Research: User Journeys & Pretotypes

Research: User Journeys & Pretotypes

(6min read)

How we are building this

Method Agnostics

It all started with a pain we felt. After trainings, participants can not easily see where and how they can apply their new learned skills and the new mindset of teamwork, in the projects and processes they are involved in. We want to do something about this. Our goal was to research, to dig deeper into the heaviest pain points in their journey of bringing another way of working to their company.

First we felt the need to research our assumptions. We recruited contacts from our network, people we have worked with before that know and practice Design Thinking and have been challenged with the task of implementing it in a larger organizational context. We scheduled 3 calls with innovation managers and Design Thinking practitioners from different companies. All 3 are familiar with Design Thinking and have been trained to apply it in their companies.

User Journeys
Tool

Digging deep but with an overview

In order to mark down meaningful questions for our inquiry, we started by making sense and structuring our experiences. We used the knowledge we had by mapping out a user journey of a innovation manager that wants to be trained in Design Thinking and consequently want to bring this methodology into his company.

We wanted to have a holistic but meta view on the whole process, so we chose 7 steps from the first wish for DT training to having a community of practice inside the company. To not overcomplicate it we just used three categories for these steps: Pain points, pain-relievers and cherries on top. We ended up not using the cherries. Our knowledge was not deep enough to think about surprising, unexpected and delightful elements of our service. We did not map out our service but the status quo of this people because we are in the research phase, still exploring the problem. We have a very high level of how a solution could look like but we don’t know yet the basic requirements expected by the user, so how can we think about unexpected?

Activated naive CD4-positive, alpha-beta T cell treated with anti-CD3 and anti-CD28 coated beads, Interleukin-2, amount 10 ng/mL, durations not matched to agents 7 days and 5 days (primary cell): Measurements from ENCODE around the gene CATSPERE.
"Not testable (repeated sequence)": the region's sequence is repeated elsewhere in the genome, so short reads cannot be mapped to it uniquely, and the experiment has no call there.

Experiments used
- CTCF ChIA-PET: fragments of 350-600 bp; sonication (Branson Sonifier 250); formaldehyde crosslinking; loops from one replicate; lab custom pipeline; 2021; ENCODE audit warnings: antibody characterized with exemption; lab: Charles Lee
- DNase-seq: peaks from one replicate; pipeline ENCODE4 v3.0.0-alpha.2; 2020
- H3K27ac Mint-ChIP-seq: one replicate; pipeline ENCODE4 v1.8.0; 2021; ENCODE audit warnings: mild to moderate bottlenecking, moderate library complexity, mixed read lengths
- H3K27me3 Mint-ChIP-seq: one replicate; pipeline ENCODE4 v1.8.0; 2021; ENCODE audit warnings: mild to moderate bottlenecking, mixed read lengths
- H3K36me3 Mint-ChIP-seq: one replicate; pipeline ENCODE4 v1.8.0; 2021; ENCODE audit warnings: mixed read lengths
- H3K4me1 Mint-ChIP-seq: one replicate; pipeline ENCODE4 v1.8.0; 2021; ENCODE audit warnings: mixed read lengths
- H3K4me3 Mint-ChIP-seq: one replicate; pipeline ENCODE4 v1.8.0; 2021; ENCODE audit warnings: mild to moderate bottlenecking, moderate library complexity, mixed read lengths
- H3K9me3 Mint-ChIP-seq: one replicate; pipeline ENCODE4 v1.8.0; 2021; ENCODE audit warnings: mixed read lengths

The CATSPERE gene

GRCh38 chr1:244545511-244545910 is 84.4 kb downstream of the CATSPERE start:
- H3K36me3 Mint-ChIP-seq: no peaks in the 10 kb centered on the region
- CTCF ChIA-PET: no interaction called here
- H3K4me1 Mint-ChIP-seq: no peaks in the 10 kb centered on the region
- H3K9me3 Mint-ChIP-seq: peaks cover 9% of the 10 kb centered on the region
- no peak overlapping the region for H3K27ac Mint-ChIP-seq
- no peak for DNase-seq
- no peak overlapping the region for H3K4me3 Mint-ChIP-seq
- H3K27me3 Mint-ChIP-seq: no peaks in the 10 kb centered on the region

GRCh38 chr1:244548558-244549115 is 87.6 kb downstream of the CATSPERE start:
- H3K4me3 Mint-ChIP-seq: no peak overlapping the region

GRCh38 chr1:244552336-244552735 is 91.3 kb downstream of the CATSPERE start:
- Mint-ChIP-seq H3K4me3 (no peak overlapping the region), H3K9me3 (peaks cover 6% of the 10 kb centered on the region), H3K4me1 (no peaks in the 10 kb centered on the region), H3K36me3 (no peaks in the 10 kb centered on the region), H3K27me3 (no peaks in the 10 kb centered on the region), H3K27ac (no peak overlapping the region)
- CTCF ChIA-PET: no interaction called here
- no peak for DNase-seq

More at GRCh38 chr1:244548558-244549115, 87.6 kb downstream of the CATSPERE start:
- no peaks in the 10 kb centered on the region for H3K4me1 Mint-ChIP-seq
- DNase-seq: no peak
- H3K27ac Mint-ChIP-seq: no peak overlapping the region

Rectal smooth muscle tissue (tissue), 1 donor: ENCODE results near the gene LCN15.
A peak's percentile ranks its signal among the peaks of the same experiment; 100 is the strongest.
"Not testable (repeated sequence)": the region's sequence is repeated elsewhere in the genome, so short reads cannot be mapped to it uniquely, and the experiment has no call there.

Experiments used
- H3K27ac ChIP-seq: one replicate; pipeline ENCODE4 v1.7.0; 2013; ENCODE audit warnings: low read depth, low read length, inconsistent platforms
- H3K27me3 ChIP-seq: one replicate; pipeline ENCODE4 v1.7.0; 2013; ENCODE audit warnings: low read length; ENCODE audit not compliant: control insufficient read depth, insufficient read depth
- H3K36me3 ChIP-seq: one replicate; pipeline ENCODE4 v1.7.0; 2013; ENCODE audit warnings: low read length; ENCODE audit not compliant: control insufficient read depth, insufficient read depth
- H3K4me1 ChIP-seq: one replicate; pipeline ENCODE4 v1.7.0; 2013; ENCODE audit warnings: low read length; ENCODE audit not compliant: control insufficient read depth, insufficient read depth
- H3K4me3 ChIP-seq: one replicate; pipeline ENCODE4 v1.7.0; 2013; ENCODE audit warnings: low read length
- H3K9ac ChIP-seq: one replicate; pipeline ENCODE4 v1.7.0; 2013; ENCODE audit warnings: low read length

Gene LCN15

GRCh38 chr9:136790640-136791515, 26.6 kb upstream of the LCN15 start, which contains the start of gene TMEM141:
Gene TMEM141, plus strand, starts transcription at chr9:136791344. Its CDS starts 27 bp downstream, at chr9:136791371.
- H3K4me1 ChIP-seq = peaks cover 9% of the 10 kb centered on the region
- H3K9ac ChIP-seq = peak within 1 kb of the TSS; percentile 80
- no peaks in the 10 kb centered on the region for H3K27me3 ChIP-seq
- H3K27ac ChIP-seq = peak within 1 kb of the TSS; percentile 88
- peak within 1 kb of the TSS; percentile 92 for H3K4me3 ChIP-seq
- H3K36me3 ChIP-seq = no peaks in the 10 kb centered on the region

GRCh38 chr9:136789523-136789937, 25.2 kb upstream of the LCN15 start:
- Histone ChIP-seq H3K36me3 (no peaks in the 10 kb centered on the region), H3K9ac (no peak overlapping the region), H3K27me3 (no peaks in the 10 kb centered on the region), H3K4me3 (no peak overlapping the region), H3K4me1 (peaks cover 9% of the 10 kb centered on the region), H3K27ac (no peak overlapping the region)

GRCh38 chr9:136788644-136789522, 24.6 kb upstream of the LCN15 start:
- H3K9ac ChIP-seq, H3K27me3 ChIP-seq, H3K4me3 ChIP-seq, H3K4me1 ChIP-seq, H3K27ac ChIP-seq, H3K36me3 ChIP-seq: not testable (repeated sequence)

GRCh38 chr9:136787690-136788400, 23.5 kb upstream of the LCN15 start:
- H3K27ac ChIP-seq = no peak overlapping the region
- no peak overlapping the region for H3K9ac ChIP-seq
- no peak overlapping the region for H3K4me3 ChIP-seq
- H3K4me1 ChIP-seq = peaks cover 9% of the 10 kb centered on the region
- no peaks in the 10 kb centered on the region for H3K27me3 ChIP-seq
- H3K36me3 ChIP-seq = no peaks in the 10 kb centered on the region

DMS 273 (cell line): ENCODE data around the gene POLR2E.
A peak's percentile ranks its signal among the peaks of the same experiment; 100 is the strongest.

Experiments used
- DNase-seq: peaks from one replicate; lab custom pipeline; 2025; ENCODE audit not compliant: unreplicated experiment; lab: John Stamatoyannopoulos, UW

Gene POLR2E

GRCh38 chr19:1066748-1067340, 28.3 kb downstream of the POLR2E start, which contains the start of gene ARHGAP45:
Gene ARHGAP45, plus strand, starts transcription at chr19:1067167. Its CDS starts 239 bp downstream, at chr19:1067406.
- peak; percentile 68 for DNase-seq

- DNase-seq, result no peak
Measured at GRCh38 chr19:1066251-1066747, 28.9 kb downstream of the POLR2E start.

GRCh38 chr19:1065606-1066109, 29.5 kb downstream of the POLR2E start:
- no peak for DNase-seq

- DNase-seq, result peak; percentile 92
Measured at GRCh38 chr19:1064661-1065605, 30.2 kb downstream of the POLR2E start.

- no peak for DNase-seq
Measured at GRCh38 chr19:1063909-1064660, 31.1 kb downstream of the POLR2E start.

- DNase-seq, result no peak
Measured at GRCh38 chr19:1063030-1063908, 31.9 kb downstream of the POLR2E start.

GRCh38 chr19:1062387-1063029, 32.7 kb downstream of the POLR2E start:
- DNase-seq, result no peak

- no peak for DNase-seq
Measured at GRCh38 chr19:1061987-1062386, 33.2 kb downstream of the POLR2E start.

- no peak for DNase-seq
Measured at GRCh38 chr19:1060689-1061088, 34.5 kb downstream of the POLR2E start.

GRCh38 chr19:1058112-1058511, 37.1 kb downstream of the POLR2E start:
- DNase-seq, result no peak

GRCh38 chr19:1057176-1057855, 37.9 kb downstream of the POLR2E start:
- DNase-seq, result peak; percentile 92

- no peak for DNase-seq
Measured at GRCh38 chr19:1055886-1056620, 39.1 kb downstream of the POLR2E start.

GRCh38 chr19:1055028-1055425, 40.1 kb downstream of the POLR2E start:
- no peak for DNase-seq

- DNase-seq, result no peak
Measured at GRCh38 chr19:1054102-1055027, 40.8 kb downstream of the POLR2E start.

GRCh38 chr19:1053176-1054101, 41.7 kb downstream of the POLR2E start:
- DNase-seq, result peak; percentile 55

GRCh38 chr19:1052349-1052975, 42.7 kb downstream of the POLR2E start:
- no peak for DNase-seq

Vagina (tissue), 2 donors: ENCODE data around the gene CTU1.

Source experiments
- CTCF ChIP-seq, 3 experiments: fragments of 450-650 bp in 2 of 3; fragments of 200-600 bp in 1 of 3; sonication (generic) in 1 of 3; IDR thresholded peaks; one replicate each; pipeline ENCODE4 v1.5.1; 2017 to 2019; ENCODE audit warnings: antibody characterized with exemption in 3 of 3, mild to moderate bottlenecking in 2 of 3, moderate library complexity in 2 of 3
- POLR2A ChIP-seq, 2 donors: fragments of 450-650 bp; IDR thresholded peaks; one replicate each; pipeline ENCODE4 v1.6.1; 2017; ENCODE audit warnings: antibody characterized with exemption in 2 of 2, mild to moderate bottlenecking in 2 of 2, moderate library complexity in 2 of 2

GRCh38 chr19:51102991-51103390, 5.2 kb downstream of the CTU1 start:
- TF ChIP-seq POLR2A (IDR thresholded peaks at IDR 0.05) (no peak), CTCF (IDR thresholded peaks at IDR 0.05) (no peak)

See, user journeys can be used in different contexts, in various phases to achieve different goals. This time we used it to dig deeper into a problem and distill research questions. Other times, user journeys are a good way to make sense out of insights or frame a POV. There is no right way, use the methods how they make sense, not how it is written in one book!
This is how our user journey looked like
Pretotypes
Tool

Pretotypes: Prototypes for Research

When we started making our way through the journey ideas kept popping up, how to solve this, how to relieve that pain etc. so we decided to write them down on the bottom. In the next step we prototyped these ideas to use them as Pretotypes in our user research. This will enable us to have a focused conversations with our interviewees that go deep quickly.

But Pretotypes also come with a risk: we can feel comfortable with our assumptions. Prototypes are great for opening a conversation, conveying an idea very fast and to the point and keeping the conversation focused. Our Pretotype is a concept, basically a landing page which describes the service and its benefits shortly. So, why do we have to be careful? Because we are already falling in love with our idea and the questions for the verification of the pain points are rather narrow. Too much on the validation side. Yes, we want to verify the assumptions of our solution, but this is also research, so we have to remind ourselves to open up the conversation for different stories and experiences of our users, to not head down like a racehorse with blinders down the only track we can think right now of.

Next up: Research Interviews and Pretotype Testing

Again! We are using prototypes for research. Because: why not! 1. We covered the basic research through our experience, so we knew we had something there but wanted to dig deeper fast. 2. We wanted to avert the risk when talking too abstract with the user. In this higher conversational level people mostly agree — especially corporate types. People have different understanding of words, e.g. „training“ or „support“. The fact that prototypes are concrete and tangible allows the user to better understand and imagine what you mean. When you show them an example of how it could look like, it is easier to not agree. And this is what you want! Prototypes are great for communicating an idea that should be challenged
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